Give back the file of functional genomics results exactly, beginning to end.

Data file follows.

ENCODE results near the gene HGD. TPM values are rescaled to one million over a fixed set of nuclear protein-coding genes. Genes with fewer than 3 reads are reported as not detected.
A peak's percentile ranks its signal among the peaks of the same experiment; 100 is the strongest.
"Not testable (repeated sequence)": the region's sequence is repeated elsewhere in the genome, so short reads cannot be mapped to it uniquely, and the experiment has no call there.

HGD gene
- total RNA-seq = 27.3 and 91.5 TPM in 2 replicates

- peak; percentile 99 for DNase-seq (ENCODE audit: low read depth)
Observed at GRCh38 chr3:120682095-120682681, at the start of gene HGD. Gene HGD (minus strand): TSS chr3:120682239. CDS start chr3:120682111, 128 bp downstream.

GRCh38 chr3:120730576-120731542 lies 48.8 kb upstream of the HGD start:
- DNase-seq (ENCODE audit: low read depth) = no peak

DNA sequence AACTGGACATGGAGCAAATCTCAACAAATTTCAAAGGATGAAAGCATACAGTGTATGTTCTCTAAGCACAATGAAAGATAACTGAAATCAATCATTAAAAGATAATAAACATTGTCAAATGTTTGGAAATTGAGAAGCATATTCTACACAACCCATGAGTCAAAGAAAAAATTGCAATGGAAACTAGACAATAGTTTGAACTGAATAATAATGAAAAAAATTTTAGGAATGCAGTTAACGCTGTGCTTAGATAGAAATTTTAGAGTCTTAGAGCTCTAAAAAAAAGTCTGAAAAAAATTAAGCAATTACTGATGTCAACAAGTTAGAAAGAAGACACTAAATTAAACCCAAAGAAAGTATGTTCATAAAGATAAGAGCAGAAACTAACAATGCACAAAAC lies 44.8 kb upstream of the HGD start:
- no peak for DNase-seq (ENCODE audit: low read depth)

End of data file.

ENCODE results near the gene HGD. TPM values are rescaled to one million over a fixed set of nuclear protein-coding genes. Genes with fewer than 3 reads are reported as not detected.
A peak's percentile ranks its signal among the peaks of the same experiment; 100 is the strongest.
"Not testable (repeated sequence)": the region's sequence is repeated elsewhere in the genome, so short reads cannot be mapped to it uniquely, and the experiment has no call there.

HGD gene
- total RNA-seq = 27.3 and 91.5 TPM in 2 replicates

- peak; percentile 99 for DNase-seq (ENCODE audit: low read depth)
Observed at GRCh38 chr3:120682095-120682681, at the start of gene HGD. Gene HGD (minus strand): TSS chr3:120682239. CDS start chr3:120682111, 128 bp downstream.

GRCh38 chr3:120730576-120731542 lies 48.8 kb upstream of the HGD start:
- DNase-seq (ENCODE audit: low read depth) = no peak

DNA sequence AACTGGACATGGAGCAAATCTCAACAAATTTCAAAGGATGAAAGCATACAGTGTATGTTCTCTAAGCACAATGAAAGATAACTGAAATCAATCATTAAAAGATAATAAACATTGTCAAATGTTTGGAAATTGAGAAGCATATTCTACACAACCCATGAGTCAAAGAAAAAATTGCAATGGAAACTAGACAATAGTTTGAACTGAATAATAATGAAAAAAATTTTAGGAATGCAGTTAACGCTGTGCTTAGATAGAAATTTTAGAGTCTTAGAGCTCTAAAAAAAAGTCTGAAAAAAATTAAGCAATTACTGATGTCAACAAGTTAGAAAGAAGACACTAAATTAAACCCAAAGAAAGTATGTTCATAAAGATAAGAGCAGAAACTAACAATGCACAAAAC lies 44.8 kb upstream of the HGD start:
- no peak for DNase-seq (ENCODE audit: low read depth)